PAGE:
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How Amazon collaborates with competitors

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How Amazon collaborates with competitors

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I’ve written a few times about the value inherent in collaborating throughout the supply chain.  It’s one thing to collaborate with supply chain partners, but quite another to do so with competitors.

It’s a topic I touched on a few years ago, as a whitepaper by logistics company DHL highlighted the value that can come from working more closely with your rivals.

Such thinking is always helped by an example, so a recent report into what the authors call coopetition at Amazon is well worth a read.

The report suggests that Amazon has taken advantage of three distinct kind of business model, all of which enable them to be cooperative with its rivals.

  1. Amazon Marketplace,
  2. Amazon Services and Amazon Web Services
  3. Amazon Kindle

Through this cooperation, the report suggests that Amazon have been able to both create new markets for itself (and the rivals), whilst also raising the size of existing markets.

A major benefit of this approach is that it enables Amazon to distribute the usual expenses incurred by operational issues throughout the competitor network, thus allowing its own resources to be utilized more effectively.

The study, which was published in the Industrial Marketing Management journal and was the most read article in the journal during 2014.

The paper suggests that Amazon Marketplace offers the company a unique opportunity to engage with rivals by recruiting them onto their platform.  So even if a rival is capable of selling a product that Amazon also stocks, but for less money, Amazon still retain a slice of the action.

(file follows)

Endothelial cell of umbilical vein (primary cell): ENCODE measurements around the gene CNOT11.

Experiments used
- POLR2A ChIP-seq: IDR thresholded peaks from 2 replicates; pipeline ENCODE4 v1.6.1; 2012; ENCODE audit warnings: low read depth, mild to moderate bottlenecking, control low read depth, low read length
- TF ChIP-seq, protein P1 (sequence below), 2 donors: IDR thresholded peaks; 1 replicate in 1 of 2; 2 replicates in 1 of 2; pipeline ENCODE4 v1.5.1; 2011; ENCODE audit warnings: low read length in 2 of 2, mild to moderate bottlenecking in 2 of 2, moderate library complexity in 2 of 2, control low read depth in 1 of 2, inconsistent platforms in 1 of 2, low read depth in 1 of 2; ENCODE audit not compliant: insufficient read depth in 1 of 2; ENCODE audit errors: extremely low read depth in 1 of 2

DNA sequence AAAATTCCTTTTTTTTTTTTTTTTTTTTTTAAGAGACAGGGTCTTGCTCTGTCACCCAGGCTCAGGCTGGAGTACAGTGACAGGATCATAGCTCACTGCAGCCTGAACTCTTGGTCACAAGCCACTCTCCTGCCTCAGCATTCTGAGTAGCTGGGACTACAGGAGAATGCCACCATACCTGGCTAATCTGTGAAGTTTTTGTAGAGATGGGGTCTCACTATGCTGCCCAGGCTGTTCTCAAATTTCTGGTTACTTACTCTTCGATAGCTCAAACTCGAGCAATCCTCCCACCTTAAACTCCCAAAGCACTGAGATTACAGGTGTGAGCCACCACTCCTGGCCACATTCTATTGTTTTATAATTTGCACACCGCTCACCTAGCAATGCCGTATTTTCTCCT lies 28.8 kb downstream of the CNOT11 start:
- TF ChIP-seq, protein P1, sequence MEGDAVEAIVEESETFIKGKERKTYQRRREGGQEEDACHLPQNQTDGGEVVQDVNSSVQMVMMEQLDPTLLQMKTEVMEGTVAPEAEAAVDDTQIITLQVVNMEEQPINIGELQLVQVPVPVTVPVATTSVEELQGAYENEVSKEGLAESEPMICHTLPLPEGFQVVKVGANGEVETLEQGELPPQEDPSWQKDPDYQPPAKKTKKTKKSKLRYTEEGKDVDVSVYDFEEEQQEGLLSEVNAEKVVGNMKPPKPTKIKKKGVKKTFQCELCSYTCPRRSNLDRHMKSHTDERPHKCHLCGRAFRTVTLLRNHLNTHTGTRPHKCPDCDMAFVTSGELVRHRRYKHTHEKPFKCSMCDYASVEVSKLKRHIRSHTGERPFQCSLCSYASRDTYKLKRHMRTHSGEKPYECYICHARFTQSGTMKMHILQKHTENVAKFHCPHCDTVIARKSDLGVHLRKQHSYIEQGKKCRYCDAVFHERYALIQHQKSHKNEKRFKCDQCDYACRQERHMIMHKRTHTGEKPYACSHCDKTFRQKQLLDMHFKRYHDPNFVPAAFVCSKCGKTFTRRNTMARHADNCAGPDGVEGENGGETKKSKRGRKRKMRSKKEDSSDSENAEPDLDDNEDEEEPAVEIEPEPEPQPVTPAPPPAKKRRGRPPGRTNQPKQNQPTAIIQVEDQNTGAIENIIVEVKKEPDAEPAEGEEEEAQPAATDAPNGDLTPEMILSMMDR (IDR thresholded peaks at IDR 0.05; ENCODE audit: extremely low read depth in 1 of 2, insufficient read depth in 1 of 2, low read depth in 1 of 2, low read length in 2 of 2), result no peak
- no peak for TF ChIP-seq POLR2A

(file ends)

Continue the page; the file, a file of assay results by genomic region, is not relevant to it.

The Web Services offering are a fine example of inside-out innovation, whereby Amazon offer up something they excel in (their platform) to other retailers, whether they be Borders or Netflix.  Not only does this advance the platform by giving it many other users to experiment with, it also gives Amazon another revenue source.

Finally, the Kindle enables coopetition by allowing content to be distributed to various other platforms.  So if an iPad user wants to use Kindle based content, they can do without having to also obtain a Kindle.  This allows Amazon to sell their own content on competing platforms.

“Amazon.com’s method of doing business with its competitors is rare on this scale. The company’s strategy is to be the world’s most customer-centred business enterprise. Consequently, Amazon.com’s mindset is not competitor-centred, as is often the case with companies. The digital business model excellently enables this sort of business action. However, I believe that the competitor cooperation-driven business mode could function in other sectors than only that of the ICT field,” the authors declare.

The study provides a nice example of how collaboration does not need to be limited only to those with whom you have a friendly relationship, but how it’s also possible to cooperate very effectively with competing firms.

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